Redefining Generational Cohorts Based on Touchpoint Exposure in Italy and Japan: An Abstract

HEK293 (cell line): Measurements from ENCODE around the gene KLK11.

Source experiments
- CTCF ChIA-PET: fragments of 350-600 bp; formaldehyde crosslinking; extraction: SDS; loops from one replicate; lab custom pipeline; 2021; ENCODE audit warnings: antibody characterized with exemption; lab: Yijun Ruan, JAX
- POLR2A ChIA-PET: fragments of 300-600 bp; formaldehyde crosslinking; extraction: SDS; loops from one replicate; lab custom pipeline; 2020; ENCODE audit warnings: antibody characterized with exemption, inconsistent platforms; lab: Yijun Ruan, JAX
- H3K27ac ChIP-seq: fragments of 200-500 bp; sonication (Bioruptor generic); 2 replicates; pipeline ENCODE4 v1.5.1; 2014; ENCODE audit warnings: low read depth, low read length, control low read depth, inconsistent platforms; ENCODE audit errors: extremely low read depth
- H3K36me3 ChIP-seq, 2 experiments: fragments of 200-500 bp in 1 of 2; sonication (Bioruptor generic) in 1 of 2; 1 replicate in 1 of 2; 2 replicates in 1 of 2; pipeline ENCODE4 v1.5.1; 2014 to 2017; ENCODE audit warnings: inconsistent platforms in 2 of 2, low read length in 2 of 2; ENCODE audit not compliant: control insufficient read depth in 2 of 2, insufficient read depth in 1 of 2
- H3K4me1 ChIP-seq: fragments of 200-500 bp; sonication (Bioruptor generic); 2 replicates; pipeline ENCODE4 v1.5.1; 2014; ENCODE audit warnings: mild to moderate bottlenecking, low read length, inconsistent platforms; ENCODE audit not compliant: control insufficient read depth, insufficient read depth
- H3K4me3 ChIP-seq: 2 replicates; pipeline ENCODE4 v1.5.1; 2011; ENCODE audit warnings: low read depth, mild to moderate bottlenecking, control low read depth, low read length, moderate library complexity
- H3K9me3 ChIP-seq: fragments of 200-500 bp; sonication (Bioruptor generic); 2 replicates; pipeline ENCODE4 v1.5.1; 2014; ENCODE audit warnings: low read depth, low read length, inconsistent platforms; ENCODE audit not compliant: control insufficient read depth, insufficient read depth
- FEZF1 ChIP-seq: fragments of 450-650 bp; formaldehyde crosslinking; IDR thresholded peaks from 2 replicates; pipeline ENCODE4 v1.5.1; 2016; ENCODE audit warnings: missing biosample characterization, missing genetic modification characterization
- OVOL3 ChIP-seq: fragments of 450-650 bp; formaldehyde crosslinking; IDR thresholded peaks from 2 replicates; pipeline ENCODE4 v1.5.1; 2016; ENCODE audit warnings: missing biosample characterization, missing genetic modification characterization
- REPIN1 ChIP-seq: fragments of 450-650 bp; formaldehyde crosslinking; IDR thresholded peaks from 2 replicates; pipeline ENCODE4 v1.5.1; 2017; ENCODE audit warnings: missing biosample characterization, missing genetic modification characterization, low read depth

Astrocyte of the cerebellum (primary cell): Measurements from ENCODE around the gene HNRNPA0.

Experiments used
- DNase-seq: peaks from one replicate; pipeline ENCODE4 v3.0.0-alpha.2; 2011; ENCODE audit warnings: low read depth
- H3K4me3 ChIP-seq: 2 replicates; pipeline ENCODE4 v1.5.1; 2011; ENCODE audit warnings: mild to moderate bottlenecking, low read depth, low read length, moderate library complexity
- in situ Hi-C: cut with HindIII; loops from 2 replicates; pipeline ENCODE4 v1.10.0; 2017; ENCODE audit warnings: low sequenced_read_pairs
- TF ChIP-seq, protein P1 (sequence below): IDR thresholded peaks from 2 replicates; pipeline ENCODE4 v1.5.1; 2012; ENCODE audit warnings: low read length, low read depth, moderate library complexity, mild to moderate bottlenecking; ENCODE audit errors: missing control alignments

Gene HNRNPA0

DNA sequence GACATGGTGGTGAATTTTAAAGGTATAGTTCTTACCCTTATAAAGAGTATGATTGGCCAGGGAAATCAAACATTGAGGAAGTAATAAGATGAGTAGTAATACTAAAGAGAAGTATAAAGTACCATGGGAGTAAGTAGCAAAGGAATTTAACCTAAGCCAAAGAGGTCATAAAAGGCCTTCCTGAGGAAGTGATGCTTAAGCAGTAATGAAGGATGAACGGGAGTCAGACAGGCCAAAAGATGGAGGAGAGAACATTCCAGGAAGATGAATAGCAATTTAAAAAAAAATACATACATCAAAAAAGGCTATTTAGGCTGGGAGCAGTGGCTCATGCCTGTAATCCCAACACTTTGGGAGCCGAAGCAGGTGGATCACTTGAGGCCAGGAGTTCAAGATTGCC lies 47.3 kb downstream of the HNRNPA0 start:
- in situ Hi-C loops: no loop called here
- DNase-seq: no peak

The importance of consumer touchpoints to brands and retailers is rapidly growing given the complexity of the customer journey, which is increasingly becoming omni-channel (Verhoef et al. 2015; Payne et al. 2017). Despite the increasing importance of touchpoints, the issue of whether specific customer segments encounter and prefer specific touchpoints is still unexplored (Lemon and Verhoef 2016). This is relevant as brands and retailers are called to define touchpoint journeys that matter. Brands and retailers are challenged to (re)design touchpoints for delivering a seamless customer experience to heterogeneous and dynamic segments of consumers in an omni-channel context (Homburg et al. 2017). With the aim to understand customers’ attitudes and behaviors, many marketing researchers use generational cohort segmentation (Bolton et al. 2013). Generational segments show similar behavioral characteristics that are a function of their similar formative experiences, technologies, and reactions to cultural and environmental changes (Soares et al. 2017). Academics and practitioners have focused on generational differences in terms of human values, attitudes, and behavior. However, no study has addressed how generations differ in how they encounter touchpoints. For instance, millennials may prefer electronic connections, whereas for other generations, personal contact (salespeople, customer service, and call centers) may remain crucial elements of the journey (Lemon and Verhoef 2016). Moreover, boundaries across generational segments are not well-defined. Academics and practitioners largely use generational cohorts that have been identified in the US context only. Even within the US generational segmentation, no consensus can be found in the literature over the time span of each generational cohort. The present study, deployed in two different countries, Italy and Japan, aims to understand how generations differ in encountering touchpoints in a retail setting and to provide an empirical generational segmentation based on touchpoint exposure across generations in two different countries. As far as the Italian sample (as the analysis on the Japanese sample is still in progress), the study was able to find new cutoffs for the various cohorts. Moreover, a significant difference has been detected across generational cohorts in the frequency of touchpoint exposure in grocery retailing. Results suggest two issues for discussion: generalization of the generational differences across countries and design of customer journeys based on different generational cohorts.
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